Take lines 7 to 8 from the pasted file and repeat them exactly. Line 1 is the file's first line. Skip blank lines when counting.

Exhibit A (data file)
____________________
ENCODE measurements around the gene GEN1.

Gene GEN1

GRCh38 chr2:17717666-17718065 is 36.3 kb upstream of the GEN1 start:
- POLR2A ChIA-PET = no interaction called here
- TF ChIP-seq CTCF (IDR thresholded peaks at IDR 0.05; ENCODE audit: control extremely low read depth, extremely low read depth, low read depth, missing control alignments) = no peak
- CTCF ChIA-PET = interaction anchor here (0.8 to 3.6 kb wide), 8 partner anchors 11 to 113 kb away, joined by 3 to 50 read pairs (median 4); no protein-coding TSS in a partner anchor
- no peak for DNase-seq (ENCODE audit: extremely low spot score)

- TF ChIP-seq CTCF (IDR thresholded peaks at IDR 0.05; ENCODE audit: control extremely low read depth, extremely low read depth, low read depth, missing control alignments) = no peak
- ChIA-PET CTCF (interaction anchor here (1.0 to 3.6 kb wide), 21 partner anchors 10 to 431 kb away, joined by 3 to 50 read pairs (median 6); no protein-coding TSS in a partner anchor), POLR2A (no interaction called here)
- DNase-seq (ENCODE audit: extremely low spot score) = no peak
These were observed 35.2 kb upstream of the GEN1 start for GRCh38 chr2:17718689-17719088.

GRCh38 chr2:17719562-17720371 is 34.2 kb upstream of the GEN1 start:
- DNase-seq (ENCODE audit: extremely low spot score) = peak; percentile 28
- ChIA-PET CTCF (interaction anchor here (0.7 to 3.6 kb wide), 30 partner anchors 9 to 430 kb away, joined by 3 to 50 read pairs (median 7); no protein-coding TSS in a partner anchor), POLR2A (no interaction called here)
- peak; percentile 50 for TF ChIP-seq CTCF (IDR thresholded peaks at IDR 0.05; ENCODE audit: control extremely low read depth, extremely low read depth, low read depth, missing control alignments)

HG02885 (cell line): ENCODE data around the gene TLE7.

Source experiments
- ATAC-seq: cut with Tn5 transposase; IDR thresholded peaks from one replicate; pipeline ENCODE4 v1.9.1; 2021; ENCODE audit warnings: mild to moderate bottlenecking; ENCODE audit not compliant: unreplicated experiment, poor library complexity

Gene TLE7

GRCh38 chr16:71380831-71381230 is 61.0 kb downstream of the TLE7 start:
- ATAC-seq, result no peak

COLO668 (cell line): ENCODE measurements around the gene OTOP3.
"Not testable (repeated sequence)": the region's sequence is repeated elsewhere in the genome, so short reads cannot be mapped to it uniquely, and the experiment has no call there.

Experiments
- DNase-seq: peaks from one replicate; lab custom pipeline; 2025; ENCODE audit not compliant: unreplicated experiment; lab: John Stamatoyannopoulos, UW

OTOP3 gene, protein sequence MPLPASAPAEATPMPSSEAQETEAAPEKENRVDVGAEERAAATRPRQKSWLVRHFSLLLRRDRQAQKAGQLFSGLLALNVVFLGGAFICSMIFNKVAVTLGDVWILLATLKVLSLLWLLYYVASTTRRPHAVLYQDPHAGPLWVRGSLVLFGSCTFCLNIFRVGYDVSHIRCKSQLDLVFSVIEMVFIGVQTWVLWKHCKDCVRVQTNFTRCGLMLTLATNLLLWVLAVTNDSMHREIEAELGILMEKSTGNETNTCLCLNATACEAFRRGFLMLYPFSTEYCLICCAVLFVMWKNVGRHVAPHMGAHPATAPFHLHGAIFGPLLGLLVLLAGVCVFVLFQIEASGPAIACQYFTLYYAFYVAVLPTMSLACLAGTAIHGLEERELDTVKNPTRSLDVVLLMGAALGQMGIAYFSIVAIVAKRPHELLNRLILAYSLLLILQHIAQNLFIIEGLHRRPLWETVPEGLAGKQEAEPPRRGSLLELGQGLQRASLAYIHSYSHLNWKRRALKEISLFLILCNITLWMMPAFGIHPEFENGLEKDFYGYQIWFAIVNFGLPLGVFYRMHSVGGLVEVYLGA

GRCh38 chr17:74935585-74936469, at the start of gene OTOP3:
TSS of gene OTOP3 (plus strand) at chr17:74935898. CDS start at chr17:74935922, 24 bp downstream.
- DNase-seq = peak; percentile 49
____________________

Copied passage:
- no peak for DNase-seq (ENCODE audit: extremely low spot score)

- TF ChIP-seq CTCF (IDR thresholded peaks at IDR 0.05; ENCODE audit: control extremely low read depth, extremely low read depth, low read depth, missing control alignments) = no peak